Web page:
Thanks to Lightroom and its beta status (which for me translates as ‘free’) I now have finally found a nice way to organize all my photos.
This is an attempt to illustrate my workflow; I will try to add in the future some more things with a litte bit more detail.
I shoot with a Nikon D70s, and I’ve set up the color mode II (i.e., Adobe RGB color space).
In this way all the jpegs and raw images that I shoot are tagged as being in Adobe RGB color space, but there is actually no color profile attached to the files. So I have to manually attach the proper color profile once I download the files to my computer.
The computer I’m using is an iMac with intel core duo processor 1.83Ghz with 1.5Gb of ram; I use an external 200Gb lacie firewire hard disc for backups.
I’ve always tried to stick with non-commercial software, even though I have to admit it’s hard not to use Photoshop. Gimpshop is a free alternative to Photoshop; it’s the well-known gimp (which many linux users may be familiar with) but with a redesigned interface which makes it similar to Photoshop; it’s also intel-native for mac users, so I think it’s a good alternative to Photoshop even if it’s not as polished as the real thing.
Other nice command-line applications are Imagemagick and jhead. They could be perfect for fast batch processing, but I’d like something more visual.
Of course all the macs have iPhoto installed, and even if it’s a nice piece of software especially in the latest release, I still find it too basic for my needs.
So here comes this new product from Adobe, Lightroom; as far as I’m concerned this is the best piece of software to quickly sort, organize, rank a long shooting session; and on top of this it has some basic retouch capabilities which are everything that the average Photoshop user might ever need.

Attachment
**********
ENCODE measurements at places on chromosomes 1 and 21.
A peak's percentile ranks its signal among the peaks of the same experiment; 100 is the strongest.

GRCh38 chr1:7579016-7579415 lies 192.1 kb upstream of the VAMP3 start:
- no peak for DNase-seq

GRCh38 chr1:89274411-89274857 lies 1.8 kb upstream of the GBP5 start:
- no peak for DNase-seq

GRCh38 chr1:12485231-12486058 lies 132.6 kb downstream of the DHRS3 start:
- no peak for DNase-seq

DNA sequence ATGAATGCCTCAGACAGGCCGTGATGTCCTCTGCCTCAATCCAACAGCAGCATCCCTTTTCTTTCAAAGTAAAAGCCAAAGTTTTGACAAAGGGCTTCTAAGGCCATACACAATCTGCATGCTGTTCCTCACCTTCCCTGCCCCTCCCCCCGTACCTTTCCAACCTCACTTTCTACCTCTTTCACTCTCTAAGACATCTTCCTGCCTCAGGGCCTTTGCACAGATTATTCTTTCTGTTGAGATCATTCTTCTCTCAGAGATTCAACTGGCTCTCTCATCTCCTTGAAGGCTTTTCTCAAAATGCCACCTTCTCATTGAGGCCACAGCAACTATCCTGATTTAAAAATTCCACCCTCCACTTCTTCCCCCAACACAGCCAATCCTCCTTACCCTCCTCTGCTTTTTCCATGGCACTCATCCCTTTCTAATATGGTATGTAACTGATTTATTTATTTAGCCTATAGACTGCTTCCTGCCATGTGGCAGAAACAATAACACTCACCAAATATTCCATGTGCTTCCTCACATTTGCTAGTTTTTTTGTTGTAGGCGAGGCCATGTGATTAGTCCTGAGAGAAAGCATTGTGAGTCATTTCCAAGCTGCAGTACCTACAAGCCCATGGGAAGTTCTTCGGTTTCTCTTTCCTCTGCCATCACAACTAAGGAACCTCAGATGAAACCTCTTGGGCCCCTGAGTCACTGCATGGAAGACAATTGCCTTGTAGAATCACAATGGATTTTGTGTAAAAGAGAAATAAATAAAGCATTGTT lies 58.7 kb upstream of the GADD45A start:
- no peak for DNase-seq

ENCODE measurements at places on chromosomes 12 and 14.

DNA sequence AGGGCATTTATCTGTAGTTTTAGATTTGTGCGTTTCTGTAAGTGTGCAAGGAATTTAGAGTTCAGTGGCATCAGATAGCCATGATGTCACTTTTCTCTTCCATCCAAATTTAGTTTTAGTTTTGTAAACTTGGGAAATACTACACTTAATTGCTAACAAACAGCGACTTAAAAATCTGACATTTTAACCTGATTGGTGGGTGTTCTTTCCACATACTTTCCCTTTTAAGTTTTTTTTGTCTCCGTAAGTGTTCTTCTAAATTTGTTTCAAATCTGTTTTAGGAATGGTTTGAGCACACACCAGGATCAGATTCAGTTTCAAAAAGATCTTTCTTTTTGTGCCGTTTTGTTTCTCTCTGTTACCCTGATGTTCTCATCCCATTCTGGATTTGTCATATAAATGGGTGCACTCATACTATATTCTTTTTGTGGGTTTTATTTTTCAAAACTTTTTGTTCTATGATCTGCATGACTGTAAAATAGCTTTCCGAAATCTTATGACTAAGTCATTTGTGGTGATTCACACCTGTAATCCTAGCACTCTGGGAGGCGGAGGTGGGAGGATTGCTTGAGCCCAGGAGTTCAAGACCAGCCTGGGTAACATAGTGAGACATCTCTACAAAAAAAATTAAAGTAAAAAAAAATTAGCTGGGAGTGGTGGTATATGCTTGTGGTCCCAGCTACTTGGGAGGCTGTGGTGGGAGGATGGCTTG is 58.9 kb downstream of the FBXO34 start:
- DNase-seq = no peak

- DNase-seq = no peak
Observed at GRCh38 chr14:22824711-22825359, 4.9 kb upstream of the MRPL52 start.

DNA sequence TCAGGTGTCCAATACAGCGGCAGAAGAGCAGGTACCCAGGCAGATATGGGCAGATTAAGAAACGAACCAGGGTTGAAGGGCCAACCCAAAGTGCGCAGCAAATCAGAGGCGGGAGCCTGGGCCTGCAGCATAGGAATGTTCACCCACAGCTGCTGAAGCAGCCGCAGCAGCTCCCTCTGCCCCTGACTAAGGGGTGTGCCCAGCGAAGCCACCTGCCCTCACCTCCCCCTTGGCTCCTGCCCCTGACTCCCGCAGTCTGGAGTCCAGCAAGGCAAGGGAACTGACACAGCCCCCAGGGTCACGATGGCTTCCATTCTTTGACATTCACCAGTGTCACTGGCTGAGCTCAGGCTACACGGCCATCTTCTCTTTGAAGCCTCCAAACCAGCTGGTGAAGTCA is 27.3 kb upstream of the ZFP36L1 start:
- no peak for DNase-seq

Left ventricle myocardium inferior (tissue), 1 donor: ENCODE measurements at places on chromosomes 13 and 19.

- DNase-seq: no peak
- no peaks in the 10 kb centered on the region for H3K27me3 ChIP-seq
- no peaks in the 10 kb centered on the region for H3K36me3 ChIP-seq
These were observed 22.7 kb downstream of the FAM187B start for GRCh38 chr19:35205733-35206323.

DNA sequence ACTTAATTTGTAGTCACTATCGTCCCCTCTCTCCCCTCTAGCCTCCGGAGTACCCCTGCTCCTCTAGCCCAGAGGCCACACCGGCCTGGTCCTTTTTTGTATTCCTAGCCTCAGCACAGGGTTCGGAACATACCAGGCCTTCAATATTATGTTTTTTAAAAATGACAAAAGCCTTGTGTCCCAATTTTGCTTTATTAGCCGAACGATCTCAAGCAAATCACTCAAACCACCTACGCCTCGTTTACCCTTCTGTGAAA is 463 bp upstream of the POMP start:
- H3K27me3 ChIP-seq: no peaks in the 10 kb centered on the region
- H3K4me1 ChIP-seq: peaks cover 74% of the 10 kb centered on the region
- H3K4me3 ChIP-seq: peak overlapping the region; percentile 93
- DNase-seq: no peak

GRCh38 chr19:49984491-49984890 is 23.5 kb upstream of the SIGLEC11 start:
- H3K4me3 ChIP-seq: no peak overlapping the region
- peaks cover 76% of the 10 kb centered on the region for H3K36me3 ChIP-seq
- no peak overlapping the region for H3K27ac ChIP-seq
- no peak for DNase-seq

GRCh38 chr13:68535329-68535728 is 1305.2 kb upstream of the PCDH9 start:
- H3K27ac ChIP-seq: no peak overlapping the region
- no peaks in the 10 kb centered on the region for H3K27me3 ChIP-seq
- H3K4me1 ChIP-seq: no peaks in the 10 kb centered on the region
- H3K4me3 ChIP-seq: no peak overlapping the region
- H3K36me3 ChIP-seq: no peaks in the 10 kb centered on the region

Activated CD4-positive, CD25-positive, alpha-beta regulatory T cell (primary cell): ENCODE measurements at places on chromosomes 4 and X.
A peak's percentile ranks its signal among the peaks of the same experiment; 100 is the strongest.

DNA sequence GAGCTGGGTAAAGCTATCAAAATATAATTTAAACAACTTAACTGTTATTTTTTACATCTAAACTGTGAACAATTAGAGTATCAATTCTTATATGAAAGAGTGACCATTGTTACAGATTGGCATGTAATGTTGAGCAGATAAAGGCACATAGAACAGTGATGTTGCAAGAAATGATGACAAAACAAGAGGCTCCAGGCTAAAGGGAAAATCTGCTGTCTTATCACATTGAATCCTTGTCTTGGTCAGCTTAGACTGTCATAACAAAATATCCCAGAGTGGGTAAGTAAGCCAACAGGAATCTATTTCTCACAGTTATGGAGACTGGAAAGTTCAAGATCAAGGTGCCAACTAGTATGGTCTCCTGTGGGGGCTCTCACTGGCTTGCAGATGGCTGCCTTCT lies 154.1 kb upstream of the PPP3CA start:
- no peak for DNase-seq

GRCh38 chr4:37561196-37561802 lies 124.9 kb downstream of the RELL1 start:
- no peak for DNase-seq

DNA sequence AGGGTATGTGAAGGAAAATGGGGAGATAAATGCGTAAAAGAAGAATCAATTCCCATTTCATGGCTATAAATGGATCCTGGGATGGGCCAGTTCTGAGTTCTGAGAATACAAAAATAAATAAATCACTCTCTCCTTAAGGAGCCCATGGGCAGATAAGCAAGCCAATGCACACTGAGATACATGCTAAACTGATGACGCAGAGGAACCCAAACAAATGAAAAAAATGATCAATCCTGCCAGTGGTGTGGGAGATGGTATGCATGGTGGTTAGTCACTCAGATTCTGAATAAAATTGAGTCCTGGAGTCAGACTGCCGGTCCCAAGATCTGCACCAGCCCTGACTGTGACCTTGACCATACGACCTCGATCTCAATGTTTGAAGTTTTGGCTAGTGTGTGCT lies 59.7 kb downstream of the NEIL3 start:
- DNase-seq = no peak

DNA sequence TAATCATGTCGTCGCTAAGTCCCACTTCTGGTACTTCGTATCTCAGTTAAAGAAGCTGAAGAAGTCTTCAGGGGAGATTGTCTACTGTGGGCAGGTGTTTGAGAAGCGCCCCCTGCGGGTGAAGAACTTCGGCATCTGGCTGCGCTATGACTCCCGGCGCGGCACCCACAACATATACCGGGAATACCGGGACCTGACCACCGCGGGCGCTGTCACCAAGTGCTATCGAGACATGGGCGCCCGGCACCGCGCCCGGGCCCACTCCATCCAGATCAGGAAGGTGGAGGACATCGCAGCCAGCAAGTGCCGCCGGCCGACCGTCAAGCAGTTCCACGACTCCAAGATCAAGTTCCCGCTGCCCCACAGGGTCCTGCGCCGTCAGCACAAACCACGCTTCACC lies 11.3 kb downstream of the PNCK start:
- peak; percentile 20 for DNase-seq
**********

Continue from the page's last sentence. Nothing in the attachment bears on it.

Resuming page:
It also feels lively with my hardware configuration (which is not exactly top of world); having struggled with an old G3 iBook and a mere 384Mb of ram first, then with a G4 macmini 1.25Ghz, this is by far the best system that I’ve ever had, which allows me to really work through a 100+ shoots in a breeze.
1) import with image capture, I’ve set the option to automatically assign to all the downloaded files the Adobe RGB profile.
2) copy all the files in an appropriate directory under the Pictures folder. I have setup a directory structure which I’m comfortable with, but not sure whether it’s worth sharing. Let me know if somebody wants to know.
3) Import photos in Lightroom referencing from their original location; I usually assign the same shoot name of the subfolder name created in step (2).
4) in the library module I quickly scan all the photos, marking with 1 star (key “1”) the photo that I want to keep. At the end I activate the filter to show only the pics with 0 stars, select everything and then delete them all. At the emd I have only the 1-star rated photos (1 star means for me: worth keeping it !).
5) I go through the remaining photos a second time now, shifting between the library and the develop module (alt-1, alt-2) if I need to straighten or crop the photo or fix the colours, brightness etc. At the same time I also increase the star rating to the pics that I really like (but so far I tend to use as little stars as possible; 2 stars are for the ones that I want to upload to flickr o print, 3 for the really good ones).
6) I move back to the library module and now I assign some keywords; the following is an example of the keywords that I’m using — you may notice that even here I tend not to over-create (too many keywords are just plain useless, and you may be better off finding your photo just by scrolling through the library).
d70s –> photos taken with my Nikon D70s
coolpix –> photos taken with the small Coolpix
moto –> everything related with motorbikes
ale –> photos featuring me !
panorama, water, rocks, climbing –> self-explanatory
flickr –> the ones that I want to upload on flickr
print –> the ones to print
And then I’m ready to export the photos; I should add a few notes on the only bit of processing done externally (the evergreen Unsharp Mask, folks !), but since I’m still experimenting with a way to automate it with gimpshop, that’s gonna be for the next time.